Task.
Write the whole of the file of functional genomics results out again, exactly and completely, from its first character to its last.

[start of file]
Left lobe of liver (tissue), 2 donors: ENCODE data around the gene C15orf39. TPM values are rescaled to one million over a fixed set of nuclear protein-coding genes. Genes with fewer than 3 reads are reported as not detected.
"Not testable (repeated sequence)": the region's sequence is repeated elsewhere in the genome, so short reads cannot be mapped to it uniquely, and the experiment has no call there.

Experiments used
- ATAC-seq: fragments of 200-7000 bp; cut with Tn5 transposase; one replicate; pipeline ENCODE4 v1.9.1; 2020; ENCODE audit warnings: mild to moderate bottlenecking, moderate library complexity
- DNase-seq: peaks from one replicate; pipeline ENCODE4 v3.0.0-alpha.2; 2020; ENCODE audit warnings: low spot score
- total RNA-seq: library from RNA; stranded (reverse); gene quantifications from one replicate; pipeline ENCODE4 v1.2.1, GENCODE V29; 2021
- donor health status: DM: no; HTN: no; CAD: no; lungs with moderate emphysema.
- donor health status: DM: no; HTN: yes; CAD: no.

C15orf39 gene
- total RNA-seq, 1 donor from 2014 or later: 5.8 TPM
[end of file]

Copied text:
Left lobe of liver (tissue), 2 donors: ENCODE data around the gene C15orf39. TPM values are rescaled to one million over a fixed set of nuclear protein-coding genes. Genes with fewer than 3 reads are reported as not detected.
"Not testable (repeated sequence)": the region's sequence is repeated elsewhere in the genome, so short reads cannot be mapped to it uniquely, and the experiment has no call there.

Experiments used
- ATAC-seq: fragments of 200-7000 bp; cut with Tn5 transposase; one replicate; pipeline ENCODE4 v1.9.1; 2020; ENCODE audit warnings: mild to moderate bottlenecking, moderate library complexity
- DNase-seq: peaks from one replicate; pipeline ENCODE4 v3.0.0-alpha.2; 2020; ENCODE audit warnings: low spot score
- total RNA-seq: library from RNA; stranded (reverse); gene quantifications from one replicate; pipeline ENCODE4 v1.2.1, GENCODE V29; 2021
- donor health status: DM: no; HTN: no; CAD: no; lungs with moderate emphysema.
- donor health status: DM: no; HTN: yes; CAD: no.

C15orf39 gene
- total RNA-seq, 1 donor from 2014 or later: 5.8 TPM